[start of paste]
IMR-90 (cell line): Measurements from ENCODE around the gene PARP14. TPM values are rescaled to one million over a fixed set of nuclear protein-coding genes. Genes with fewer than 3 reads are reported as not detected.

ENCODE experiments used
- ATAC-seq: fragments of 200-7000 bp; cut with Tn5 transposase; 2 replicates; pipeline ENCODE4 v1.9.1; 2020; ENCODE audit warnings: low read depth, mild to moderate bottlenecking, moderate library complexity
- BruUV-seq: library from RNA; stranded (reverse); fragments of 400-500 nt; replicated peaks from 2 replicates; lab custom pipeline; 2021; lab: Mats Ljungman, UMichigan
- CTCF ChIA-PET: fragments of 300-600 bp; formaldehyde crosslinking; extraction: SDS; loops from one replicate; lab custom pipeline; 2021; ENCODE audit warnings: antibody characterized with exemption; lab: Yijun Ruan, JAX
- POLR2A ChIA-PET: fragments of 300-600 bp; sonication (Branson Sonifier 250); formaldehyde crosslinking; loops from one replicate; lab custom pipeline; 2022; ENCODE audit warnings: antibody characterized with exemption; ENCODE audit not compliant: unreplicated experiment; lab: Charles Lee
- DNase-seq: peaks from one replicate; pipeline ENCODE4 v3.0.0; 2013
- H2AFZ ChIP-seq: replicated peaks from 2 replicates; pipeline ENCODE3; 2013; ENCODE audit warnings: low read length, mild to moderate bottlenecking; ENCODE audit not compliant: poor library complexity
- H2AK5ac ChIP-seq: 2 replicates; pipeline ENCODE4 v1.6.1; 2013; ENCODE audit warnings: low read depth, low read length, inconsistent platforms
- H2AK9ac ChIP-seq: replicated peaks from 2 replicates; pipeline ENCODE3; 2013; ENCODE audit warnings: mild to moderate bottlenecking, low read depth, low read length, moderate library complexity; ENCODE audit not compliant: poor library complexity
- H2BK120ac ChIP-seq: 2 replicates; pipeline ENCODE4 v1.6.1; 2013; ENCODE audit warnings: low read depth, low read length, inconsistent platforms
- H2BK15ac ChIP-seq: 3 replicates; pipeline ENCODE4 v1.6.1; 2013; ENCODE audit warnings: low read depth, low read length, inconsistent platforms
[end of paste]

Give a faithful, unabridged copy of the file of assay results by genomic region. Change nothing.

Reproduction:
IMR-90 (cell line): Measurements from ENCODE around the gene PARP14. TPM values are rescaled to one million over a fixed set of nuclear protein-coding genes. Genes with fewer than 3 reads are reported as not detected.

ENCODE experiments used
- ATAC-seq: fragments of 200-7000 bp; cut with Tn5 transposase; 2 replicates; pipeline ENCODE4 v1.9.1; 2020; ENCODE audit warnings: low read depth, mild to moderate bottlenecking, moderate library complexity
- BruUV-seq: library from RNA; stranded (reverse); fragments of 400-500 nt; replicated peaks from 2 replicates; lab custom pipeline; 2021; lab: Mats Ljungman, UMichigan
- CTCF ChIA-PET: fragments of 300-600 bp; formaldehyde crosslinking; extraction: SDS; loops from one replicate; lab custom pipeline; 2021; ENCODE audit warnings: antibody characterized with exemption; lab: Yijun Ruan, JAX
- POLR2A ChIA-PET: fragments of 300-600 bp; sonication (Branson Sonifier 250); formaldehyde crosslinking; loops from one replicate; lab custom pipeline; 2022; ENCODE audit warnings: antibody characterized with exemption; ENCODE audit not compliant: unreplicated experiment; lab: Charles Lee
- DNase-seq: peaks from one replicate; pipeline ENCODE4 v3.0.0; 2013
- H2AFZ ChIP-seq: replicated peaks from 2 replicates; pipeline ENCODE3; 2013; ENCODE audit warnings: low read length, mild to moderate bottlenecking; ENCODE audit not compliant: poor library complexity
- H2AK5ac ChIP-seq: 2 replicates; pipeline ENCODE4 v1.6.1; 2013; ENCODE audit warnings: low read depth, low read length, inconsistent platforms
- H2AK9ac ChIP-seq: replicated peaks from 2 replicates; pipeline ENCODE3; 2013; ENCODE audit warnings: mild to moderate bottlenecking, low read depth, low read length, moderate library complexity; ENCODE audit not compliant: poor library complexity
- H2BK120ac ChIP-seq: 2 replicates; pipeline ENCODE4 v1.6.1; 2013; ENCODE audit warnings: low read depth, low read length, inconsistent platforms
- H2BK15ac ChIP-seq: 3 replicates; pipeline ENCODE4 v1.6.1; 2013; ENCODE audit warnings: low read depth, low read length, inconsistent platforms